Terez played football back in the Motor City, and over time developed an intense appreciation for the sport. For its physicality, but also its strategy. For its personalities, and for its bonds. Later in life, he’d tell colleagues that if he weren’t covering the game, he’d be back at a high school coaching it.
“And you could see why that would’ve worked,” Mellinger says. “He knew football inside and out. He had passion, he had pride. He was just great with people. He would’ve been a great high school football coach too.”
But he set out to pursue journalism. The Star hired him out of college in 2006. When he came aboard, his writing was choppy. But he had the courage to acknowledge imperfections, and the curiosity and drive to grow. He asked questions of everybody, and took advice from anybody.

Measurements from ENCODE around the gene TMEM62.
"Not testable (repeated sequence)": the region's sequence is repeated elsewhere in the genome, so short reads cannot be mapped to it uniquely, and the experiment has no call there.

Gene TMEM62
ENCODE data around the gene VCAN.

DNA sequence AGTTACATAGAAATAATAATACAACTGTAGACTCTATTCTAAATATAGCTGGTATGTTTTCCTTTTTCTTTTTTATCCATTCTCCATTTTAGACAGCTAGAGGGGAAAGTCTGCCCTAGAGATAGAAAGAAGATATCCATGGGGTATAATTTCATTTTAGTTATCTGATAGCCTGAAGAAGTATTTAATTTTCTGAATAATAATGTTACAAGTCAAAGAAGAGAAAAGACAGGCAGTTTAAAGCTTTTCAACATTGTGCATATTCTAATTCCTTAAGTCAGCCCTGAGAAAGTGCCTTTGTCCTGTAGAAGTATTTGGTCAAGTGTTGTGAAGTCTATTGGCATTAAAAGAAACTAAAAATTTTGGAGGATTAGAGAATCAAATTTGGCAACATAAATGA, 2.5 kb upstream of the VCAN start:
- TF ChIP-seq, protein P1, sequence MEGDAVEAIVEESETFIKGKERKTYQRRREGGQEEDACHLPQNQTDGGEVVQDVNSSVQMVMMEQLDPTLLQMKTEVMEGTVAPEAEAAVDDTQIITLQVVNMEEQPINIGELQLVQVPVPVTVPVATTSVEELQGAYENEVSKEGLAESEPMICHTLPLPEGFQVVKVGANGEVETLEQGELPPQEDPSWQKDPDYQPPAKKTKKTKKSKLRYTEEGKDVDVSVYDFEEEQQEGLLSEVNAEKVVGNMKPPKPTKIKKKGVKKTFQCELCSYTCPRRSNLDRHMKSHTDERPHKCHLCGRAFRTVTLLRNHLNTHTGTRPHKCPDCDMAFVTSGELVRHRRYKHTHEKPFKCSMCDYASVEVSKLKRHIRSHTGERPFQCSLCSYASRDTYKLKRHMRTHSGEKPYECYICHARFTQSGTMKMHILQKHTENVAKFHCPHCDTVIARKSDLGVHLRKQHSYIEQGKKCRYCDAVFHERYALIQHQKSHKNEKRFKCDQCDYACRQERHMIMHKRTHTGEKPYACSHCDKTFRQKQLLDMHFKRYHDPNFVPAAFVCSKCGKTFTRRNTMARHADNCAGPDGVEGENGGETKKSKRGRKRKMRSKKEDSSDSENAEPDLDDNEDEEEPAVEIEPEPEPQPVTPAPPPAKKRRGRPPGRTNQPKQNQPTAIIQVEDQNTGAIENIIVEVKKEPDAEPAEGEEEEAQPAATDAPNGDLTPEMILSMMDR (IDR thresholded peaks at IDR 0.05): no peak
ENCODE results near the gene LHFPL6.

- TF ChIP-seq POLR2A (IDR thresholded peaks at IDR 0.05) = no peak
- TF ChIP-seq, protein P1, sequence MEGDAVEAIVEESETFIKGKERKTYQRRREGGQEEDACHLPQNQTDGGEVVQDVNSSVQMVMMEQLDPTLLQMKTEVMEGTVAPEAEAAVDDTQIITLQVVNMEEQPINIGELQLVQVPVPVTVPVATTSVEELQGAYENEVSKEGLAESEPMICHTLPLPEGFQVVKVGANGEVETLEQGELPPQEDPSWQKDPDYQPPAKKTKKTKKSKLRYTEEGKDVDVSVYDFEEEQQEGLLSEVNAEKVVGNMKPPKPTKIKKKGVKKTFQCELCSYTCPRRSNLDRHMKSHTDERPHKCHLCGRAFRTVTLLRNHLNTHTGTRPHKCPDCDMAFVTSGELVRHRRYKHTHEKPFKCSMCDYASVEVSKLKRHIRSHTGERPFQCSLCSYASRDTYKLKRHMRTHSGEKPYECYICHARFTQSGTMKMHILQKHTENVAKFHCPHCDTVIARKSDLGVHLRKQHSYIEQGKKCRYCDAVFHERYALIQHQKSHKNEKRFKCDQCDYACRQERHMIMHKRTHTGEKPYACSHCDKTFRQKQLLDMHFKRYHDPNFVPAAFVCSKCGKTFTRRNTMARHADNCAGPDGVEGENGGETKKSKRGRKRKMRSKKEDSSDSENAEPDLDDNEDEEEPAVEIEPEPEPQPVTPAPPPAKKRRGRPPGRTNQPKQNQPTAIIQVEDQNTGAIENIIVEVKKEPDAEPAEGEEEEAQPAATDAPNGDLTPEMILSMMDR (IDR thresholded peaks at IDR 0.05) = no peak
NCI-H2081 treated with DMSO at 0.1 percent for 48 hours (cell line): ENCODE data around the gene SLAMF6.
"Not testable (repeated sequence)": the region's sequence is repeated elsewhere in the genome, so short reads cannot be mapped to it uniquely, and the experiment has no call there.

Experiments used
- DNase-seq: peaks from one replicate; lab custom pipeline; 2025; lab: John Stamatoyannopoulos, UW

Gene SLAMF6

“He wanted to be great,” several friends say.
And if the first step was documenting high school swim meets, so be it.
Working his way up the ladder
Preps were indeed the first step. “And after a while,” Candace Buckner, a young Star co-worker at the time, “covering preps can suck. Just straight-up suck.” Terez, like anybody, had his rough days. Years later, Buckner said, he confessed to her that he thought about quitting the industry.
But for half a decade, he did whatever editors asked. And more often than not, he did it with zeal. “This dude treated Smithville High as though he was covering the New England Patriots,” Buckner wrote. “He made Missouri girls swimming state championships feel like the Super Bowl.”